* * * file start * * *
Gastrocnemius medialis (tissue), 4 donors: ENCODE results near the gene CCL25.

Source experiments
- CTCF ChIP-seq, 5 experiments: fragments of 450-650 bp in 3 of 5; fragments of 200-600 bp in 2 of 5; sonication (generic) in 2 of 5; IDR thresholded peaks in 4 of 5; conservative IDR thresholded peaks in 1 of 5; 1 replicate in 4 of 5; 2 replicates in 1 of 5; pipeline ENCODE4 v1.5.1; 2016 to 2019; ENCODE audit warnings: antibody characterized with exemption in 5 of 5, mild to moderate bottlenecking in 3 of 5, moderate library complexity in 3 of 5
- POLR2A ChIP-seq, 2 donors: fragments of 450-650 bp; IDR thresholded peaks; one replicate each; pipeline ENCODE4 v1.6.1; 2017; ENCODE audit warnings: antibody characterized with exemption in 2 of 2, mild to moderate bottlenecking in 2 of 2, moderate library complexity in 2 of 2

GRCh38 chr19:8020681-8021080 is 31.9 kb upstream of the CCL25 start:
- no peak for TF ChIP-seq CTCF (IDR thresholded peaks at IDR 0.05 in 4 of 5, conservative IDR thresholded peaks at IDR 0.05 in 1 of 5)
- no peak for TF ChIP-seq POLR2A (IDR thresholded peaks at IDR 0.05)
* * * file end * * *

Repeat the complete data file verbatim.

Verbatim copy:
Gastrocnemius medialis (tissue), 4 donors: ENCODE results near the gene CCL25.

Source experiments
- CTCF ChIP-seq, 5 experiments: fragments of 450-650 bp in 3 of 5; fragments of 200-600 bp in 2 of 5; sonication (generic) in 2 of 5; IDR thresholded peaks in 4 of 5; conservative IDR thresholded peaks in 1 of 5; 1 replicate in 4 of 5; 2 replicates in 1 of 5; pipeline ENCODE4 v1.5.1; 2016 to 2019; ENCODE audit warnings: antibody characterized with exemption in 5 of 5, mild to moderate bottlenecking in 3 of 5, moderate library complexity in 3 of 5
- POLR2A ChIP-seq, 2 donors: fragments of 450-650 bp; IDR thresholded peaks; one replicate each; pipeline ENCODE4 v1.6.1; 2017; ENCODE audit warnings: antibody characterized with exemption in 2 of 2, mild to moderate bottlenecking in 2 of 2, moderate library complexity in 2 of 2

GRCh38 chr19:8020681-8021080 is 31.9 kb upstream of the CCL25 start:
- no peak for TF ChIP-seq CTCF (IDR thresholded peaks at IDR 0.05 in 4 of 5, conservative IDR thresholded peaks at IDR 0.05 in 1 of 5)
- no peak for TF ChIP-seq POLR2A (IDR thresholded peaks at IDR 0.05)